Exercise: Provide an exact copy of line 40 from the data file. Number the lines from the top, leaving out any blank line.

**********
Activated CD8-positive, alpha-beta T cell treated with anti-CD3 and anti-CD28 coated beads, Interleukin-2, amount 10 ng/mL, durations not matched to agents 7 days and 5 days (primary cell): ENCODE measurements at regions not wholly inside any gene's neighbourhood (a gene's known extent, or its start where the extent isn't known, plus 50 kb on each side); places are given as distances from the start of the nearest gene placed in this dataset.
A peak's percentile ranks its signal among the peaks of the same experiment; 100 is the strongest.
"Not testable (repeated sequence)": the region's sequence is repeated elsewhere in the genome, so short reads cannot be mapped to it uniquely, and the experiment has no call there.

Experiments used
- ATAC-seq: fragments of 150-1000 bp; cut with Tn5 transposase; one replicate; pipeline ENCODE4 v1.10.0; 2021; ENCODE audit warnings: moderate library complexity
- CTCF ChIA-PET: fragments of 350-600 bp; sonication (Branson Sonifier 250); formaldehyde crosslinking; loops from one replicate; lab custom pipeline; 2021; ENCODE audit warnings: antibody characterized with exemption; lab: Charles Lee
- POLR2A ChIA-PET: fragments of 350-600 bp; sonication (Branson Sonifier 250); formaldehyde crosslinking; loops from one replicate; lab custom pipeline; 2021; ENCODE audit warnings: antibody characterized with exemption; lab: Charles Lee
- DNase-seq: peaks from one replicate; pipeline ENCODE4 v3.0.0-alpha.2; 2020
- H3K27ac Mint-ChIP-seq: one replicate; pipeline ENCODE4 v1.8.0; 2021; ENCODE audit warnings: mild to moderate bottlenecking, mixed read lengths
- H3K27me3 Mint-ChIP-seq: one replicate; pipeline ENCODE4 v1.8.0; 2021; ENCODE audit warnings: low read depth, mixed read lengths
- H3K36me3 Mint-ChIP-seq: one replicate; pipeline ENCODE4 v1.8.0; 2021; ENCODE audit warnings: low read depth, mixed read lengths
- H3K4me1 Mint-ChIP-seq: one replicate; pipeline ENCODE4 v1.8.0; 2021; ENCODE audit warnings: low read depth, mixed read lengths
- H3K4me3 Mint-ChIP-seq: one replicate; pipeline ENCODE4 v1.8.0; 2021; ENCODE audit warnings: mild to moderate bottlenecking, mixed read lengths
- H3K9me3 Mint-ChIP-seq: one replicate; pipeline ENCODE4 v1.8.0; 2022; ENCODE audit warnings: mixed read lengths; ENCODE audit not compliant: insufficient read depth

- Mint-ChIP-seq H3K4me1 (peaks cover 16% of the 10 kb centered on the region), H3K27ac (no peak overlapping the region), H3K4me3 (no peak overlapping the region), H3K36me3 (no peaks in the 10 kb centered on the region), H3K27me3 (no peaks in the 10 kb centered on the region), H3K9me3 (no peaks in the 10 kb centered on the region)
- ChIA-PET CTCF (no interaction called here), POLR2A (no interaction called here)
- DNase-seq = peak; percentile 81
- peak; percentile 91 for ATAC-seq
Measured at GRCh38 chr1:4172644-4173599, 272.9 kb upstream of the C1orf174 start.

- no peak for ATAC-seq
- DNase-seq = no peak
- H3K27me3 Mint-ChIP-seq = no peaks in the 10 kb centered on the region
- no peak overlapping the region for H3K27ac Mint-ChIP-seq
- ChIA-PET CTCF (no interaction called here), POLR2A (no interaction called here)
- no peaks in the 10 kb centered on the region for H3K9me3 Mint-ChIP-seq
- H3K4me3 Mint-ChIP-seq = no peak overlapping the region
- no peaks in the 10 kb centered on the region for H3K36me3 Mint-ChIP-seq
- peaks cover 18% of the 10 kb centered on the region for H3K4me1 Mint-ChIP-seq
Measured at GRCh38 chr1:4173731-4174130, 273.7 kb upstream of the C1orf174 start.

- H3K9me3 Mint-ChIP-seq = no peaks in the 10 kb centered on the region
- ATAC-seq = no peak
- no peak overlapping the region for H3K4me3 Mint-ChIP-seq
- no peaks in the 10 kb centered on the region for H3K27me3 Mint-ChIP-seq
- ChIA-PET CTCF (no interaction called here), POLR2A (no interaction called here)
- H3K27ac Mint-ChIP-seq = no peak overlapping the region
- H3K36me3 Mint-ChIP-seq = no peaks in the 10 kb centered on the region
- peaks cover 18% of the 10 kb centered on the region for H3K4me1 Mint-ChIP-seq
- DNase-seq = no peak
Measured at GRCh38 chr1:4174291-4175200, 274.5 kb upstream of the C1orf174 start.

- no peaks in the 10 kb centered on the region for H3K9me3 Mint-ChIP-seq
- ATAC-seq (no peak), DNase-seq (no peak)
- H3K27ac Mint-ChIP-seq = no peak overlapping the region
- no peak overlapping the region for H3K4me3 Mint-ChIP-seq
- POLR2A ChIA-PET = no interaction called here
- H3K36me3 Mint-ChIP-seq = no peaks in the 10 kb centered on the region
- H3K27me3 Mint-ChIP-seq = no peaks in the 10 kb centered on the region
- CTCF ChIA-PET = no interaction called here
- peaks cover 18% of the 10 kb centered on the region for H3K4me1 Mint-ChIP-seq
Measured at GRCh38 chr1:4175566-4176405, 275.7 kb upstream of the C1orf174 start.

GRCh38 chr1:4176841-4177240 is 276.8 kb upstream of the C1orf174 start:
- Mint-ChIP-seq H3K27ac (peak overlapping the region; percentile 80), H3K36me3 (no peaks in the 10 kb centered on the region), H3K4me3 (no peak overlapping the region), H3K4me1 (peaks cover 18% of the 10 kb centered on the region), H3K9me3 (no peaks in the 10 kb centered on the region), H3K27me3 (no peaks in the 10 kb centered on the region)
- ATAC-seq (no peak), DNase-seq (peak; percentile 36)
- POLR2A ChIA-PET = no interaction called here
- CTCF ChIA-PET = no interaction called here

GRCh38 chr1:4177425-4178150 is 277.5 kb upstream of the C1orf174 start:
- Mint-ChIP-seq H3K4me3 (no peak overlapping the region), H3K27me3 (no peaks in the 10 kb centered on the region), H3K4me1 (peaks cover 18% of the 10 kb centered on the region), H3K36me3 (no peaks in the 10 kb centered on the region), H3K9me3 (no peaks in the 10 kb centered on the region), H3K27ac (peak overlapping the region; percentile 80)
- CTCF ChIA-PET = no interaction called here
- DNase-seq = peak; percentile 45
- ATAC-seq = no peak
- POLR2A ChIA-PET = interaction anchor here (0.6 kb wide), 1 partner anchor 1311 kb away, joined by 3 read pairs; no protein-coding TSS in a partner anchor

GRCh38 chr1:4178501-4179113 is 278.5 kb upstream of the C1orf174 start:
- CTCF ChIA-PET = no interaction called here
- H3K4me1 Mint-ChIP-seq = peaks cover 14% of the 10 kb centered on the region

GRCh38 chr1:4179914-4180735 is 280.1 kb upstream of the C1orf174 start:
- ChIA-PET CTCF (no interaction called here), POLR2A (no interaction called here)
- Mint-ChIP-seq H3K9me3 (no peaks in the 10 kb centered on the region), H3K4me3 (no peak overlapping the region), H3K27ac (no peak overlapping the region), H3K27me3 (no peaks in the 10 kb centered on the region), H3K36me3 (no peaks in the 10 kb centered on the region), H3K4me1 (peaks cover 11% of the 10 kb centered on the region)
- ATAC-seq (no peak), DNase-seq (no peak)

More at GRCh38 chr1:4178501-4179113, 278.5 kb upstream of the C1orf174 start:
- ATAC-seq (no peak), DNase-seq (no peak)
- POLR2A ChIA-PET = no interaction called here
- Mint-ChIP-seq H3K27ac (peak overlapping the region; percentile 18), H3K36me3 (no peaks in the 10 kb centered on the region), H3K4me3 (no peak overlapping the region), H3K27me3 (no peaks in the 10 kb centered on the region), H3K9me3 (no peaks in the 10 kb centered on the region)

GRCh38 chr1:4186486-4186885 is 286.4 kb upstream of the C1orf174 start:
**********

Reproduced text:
- no peaks in the 10 kb centered on the region for H3K9me3 Mint-ChIP-seq